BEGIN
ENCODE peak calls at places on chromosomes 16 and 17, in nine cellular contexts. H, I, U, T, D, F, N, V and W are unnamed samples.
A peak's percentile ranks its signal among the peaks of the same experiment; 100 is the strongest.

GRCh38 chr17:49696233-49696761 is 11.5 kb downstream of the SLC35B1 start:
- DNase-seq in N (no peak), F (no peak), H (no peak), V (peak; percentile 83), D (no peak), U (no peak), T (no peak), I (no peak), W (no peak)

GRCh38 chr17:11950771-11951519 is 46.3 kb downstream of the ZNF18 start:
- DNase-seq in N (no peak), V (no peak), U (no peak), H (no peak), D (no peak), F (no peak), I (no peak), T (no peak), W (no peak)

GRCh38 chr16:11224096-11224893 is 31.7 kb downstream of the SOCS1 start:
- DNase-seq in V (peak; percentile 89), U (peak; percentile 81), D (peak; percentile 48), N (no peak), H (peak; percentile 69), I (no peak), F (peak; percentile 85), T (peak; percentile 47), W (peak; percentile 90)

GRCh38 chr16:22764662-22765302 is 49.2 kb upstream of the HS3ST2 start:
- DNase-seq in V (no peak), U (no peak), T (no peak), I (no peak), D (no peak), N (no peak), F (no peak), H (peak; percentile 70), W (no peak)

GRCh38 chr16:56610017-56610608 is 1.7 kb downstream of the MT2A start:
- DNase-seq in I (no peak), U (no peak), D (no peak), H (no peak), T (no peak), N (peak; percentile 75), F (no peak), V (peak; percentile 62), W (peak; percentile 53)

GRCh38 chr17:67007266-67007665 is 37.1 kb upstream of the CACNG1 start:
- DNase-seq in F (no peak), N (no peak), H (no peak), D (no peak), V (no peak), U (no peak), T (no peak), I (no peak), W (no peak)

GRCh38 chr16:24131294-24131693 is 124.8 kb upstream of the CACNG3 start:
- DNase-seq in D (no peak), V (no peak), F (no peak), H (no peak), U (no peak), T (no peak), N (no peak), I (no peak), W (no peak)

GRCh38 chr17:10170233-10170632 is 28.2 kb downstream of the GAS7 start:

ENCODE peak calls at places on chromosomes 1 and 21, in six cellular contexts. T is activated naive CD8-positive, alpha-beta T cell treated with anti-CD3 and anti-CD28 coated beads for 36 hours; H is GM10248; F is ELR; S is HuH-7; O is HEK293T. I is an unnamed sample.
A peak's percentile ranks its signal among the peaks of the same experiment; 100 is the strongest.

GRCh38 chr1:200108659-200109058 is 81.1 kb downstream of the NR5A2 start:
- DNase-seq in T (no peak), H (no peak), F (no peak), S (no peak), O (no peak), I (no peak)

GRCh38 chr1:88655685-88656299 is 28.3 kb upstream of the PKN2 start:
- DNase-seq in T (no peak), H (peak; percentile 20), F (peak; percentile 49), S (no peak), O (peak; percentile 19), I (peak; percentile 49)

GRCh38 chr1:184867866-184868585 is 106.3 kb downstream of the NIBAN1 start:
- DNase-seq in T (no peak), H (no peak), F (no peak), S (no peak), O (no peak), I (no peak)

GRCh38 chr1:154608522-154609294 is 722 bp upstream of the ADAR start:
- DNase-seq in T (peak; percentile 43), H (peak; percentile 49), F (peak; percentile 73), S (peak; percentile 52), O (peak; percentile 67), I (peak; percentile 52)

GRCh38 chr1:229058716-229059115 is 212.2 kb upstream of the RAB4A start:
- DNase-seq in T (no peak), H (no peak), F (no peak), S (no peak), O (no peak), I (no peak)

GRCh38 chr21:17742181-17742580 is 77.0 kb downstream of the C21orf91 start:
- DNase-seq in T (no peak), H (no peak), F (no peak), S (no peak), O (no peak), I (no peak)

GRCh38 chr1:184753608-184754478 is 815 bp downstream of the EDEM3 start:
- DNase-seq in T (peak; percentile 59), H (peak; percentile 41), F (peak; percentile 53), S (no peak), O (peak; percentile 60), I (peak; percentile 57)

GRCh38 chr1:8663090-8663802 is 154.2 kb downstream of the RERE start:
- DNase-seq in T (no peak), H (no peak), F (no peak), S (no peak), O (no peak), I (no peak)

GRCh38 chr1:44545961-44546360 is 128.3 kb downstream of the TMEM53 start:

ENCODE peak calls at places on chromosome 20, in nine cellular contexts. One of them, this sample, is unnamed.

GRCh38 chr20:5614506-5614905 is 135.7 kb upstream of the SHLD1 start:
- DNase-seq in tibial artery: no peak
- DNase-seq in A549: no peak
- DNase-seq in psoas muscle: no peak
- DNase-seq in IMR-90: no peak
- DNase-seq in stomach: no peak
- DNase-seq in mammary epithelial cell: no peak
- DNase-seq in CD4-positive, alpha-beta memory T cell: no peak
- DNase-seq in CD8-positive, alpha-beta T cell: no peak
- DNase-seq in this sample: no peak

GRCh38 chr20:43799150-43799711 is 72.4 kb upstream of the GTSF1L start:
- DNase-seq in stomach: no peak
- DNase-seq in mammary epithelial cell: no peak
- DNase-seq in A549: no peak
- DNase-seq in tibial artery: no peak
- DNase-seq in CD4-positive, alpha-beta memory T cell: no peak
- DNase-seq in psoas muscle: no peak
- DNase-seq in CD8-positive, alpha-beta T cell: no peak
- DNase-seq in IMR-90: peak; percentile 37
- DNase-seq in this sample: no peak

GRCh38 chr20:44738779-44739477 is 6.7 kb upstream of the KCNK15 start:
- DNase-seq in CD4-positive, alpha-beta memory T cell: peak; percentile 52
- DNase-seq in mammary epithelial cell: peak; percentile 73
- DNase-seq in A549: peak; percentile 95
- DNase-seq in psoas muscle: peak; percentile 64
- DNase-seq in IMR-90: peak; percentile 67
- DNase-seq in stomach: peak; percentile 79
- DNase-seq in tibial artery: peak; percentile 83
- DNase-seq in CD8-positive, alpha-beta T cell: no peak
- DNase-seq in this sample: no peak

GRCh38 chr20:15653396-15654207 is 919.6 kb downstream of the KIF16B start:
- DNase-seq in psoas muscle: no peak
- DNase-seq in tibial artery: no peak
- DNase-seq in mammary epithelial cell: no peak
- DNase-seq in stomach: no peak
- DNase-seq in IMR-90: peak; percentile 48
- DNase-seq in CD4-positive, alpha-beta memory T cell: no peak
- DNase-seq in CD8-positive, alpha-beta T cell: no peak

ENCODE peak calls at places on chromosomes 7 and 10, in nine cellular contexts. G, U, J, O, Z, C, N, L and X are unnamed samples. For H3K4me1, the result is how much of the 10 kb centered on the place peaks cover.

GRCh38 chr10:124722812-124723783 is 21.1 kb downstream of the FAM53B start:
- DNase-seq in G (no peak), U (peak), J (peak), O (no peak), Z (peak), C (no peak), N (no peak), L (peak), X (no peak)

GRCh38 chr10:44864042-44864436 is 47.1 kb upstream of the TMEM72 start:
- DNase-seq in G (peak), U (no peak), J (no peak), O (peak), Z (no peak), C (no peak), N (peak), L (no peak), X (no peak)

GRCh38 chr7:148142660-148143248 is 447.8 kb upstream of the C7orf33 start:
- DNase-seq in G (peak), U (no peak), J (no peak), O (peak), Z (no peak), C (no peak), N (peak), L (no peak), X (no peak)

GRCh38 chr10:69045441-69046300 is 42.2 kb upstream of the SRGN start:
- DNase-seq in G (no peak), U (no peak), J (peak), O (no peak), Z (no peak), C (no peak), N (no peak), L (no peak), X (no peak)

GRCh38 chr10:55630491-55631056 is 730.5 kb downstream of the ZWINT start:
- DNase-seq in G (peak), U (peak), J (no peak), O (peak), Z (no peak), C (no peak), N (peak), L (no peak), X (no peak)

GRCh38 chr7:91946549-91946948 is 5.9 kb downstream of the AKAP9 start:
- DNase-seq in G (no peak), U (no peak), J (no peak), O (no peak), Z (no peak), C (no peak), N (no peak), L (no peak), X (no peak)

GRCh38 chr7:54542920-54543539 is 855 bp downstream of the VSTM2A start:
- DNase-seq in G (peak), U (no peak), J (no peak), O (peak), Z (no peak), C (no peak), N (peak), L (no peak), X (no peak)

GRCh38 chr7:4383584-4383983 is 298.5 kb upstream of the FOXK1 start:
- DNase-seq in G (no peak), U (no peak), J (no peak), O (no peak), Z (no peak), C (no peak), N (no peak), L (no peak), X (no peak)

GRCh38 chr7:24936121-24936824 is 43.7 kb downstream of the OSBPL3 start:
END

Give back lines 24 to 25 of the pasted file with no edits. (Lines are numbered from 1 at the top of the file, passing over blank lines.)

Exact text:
GRCh38 chr1:184867866-184868585 is 106.3 kb downstream of the NIBAN1 start:
- DNase-seq in T (no peak), H (no peak), F (no peak), S (no peak), O (no peak), I (no peak)